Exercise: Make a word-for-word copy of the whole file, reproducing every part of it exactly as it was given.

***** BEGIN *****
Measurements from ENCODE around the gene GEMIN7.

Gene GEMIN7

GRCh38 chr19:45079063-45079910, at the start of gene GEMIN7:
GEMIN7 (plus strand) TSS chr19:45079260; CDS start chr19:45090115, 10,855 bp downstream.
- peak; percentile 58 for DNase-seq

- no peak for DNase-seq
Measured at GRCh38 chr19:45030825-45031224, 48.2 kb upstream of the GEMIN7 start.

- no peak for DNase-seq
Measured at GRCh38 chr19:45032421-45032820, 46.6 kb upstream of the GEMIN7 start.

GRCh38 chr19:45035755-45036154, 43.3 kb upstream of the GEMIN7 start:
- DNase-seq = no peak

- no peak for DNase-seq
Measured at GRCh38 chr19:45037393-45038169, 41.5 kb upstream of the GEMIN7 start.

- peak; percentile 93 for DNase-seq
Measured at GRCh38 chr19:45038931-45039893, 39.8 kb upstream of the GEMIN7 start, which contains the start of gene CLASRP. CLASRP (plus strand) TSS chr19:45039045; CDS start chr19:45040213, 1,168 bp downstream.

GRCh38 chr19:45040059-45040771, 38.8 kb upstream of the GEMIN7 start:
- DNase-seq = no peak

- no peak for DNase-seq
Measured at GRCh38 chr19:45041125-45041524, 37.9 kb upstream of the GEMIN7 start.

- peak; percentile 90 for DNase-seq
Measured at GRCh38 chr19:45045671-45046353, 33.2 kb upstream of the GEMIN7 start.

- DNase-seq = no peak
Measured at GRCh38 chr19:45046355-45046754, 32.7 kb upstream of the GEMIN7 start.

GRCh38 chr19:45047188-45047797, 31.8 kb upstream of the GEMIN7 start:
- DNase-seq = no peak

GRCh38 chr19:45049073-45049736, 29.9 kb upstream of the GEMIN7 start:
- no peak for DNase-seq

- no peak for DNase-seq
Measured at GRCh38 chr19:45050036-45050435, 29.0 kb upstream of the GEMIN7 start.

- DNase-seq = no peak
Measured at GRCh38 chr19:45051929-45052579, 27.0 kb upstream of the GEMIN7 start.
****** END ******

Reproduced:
Measurements from ENCODE around the gene GEMIN7.

Gene GEMIN7

GRCh38 chr19:45079063-45079910, at the start of gene GEMIN7:
GEMIN7 (plus strand) TSS chr19:45079260; CDS start chr19:45090115, 10,855 bp downstream.
- peak; percentile 58 for DNase-seq

- no peak for DNase-seq
Measured at GRCh38 chr19:45030825-45031224, 48.2 kb upstream of the GEMIN7 start.

- no peak for DNase-seq
Measured at GRCh38 chr19:45032421-45032820, 46.6 kb upstream of the GEMIN7 start.

GRCh38 chr19:45035755-45036154, 43.3 kb upstream of the GEMIN7 start:
- DNase-seq = no peak

- no peak for DNase-seq
Measured at GRCh38 chr19:45037393-45038169, 41.5 kb upstream of the GEMIN7 start.

- peak; percentile 93 for DNase-seq
Measured at GRCh38 chr19:45038931-45039893, 39.8 kb upstream of the GEMIN7 start, which contains the start of gene CLASRP. CLASRP (plus strand) TSS chr19:45039045; CDS start chr19:45040213, 1,168 bp downstream.

GRCh38 chr19:45040059-45040771, 38.8 kb upstream of the GEMIN7 start:
- DNase-seq = no peak

- no peak for DNase-seq
Measured at GRCh38 chr19:45041125-45041524, 37.9 kb upstream of the GEMIN7 start.

- peak; percentile 90 for DNase-seq
Measured at GRCh38 chr19:45045671-45046353, 33.2 kb upstream of the GEMIN7 start.

- DNase-seq = no peak
Measured at GRCh38 chr19:45046355-45046754, 32.7 kb upstream of the GEMIN7 start.

GRCh38 chr19:45047188-45047797, 31.8 kb upstream of the GEMIN7 start:
- DNase-seq = no peak

GRCh38 chr19:45049073-45049736, 29.9 kb upstream of the GEMIN7 start:
- no peak for DNase-seq

- no peak for DNase-seq
Measured at GRCh38 chr19:45050036-45050435, 29.0 kb upstream of the GEMIN7 start.

- DNase-seq = no peak
Measured at GRCh38 chr19:45051929-45052579, 27.0 kb upstream of the GEMIN7 start.